The phrase “European constructions of Hinduism” is one that has acquired meaning only since the late 20th century, in the wake of Edward Said’s groundbreaking work Orientalism (Said 1978, cited under Foundational Works on the Postcolonial Study of India), the subaltern-studies movement in India, and the consequent wave of postcolonial studies. Such movements have raised the question of whether it is possible to have an undistorted, scientific knowledge of something called Hinduism; indeed, of whether such an entity exists. This article, without assuming to resolve such debates, traces some of the concrete historical stages in the representation of Hinduism by Europeans. It is neither a survey of Hinduism nor a survey of the European encounter with India per se. We begin with key theoretical works of postcolonial studies and historical surveys; continue with an extended, chronologically—and topically—organized overview of significant primary sources; and add sections on various, special themes in the European construction of Hinduism (such as sati and caste). An effort is made to include key agents, including early explorers and travel writers, colonial officials, missionaries, and scholars. The initial period is marked by a confusion of terms used to describe Hindus (“Banians,” “Gentoos”); by a certain sensationalism and diversity of description, which it is sometimes difficult to reconcile with the Hinduism revealed by later accounts; and by an imposition of Christian categories in which Indian religions are classified as “idolatry” or “paganism” and are ordered according to biblical chronology and sacred history. With the beginning of more systematic study of India by European scholars following the consolidation of British colonial rule, a more stable image of Hinduism developed gradually. This article covers the historical period until 1900. After this point in time, literature proliferates but adds little to the general picture. This is also the period addressed by most of the secondary works, especially those produced in postcolonial studies. In addition to key secondary works, many primary sources from the period in question have been included, for several reasons: (1) secondary accounts of colonial constructions overlap extensively, (2) inclusion of the primary works better illustrates the stages of development and variations in the European understanding of Hinduism, and (3) primary works are becoming increasingly accessible to a prospective reader online, rendering reference to such works more useful. Although, from the mid-18th century onward, English primary sources are the most numerous and important, due to the dominance of Britain as the main colonial power on the subcontinent, an effort has been made to include representative sources from a few other western European traditions. A small number of American primary sources are included also.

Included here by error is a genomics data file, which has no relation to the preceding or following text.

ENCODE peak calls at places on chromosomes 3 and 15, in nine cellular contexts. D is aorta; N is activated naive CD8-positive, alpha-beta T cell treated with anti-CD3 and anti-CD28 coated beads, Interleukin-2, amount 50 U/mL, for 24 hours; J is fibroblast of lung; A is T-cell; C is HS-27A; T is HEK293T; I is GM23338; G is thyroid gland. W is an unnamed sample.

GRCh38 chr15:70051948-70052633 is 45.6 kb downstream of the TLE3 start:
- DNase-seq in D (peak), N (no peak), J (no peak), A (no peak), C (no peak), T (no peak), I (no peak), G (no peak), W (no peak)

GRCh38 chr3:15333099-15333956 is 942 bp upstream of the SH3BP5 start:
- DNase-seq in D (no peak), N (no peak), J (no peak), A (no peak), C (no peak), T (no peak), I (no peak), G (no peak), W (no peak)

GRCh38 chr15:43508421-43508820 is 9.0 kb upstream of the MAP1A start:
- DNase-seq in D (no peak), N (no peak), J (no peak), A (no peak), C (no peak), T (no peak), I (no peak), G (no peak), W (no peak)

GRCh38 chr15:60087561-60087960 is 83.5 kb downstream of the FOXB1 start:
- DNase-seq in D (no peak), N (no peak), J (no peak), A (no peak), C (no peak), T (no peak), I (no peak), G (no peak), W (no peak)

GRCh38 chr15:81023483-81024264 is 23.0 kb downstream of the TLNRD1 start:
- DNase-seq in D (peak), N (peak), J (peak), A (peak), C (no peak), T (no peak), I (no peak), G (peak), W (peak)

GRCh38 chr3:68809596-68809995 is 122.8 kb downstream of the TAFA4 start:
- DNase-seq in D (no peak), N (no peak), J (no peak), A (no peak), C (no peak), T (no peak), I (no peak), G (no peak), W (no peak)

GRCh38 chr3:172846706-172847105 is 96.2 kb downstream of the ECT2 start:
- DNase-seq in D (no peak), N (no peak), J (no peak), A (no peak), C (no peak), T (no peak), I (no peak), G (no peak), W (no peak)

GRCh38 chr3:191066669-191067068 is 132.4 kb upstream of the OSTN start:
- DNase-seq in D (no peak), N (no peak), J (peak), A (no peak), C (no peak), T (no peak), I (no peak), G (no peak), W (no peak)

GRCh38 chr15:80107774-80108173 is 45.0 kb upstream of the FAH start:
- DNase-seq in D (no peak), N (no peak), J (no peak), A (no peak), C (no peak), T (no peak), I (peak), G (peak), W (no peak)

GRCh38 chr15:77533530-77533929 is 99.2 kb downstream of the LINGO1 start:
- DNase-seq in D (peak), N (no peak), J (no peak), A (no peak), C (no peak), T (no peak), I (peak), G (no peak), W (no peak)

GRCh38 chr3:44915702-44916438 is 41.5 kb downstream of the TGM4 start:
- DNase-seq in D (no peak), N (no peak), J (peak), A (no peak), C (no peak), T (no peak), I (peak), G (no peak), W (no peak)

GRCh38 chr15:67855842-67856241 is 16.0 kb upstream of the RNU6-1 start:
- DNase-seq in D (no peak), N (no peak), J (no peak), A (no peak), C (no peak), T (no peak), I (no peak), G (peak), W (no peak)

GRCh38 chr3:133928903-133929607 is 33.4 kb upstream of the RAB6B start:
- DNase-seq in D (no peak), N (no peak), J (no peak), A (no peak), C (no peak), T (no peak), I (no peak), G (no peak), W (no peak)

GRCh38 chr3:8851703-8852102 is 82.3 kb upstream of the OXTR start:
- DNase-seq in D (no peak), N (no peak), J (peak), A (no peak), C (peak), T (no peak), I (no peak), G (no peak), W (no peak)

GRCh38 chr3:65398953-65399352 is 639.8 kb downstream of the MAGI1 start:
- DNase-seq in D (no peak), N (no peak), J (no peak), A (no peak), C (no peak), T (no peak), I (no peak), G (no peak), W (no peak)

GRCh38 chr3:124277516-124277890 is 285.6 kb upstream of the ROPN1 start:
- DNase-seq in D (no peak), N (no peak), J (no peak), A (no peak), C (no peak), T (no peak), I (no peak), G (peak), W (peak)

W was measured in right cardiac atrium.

Foundational Works on the Postcolonial Study of India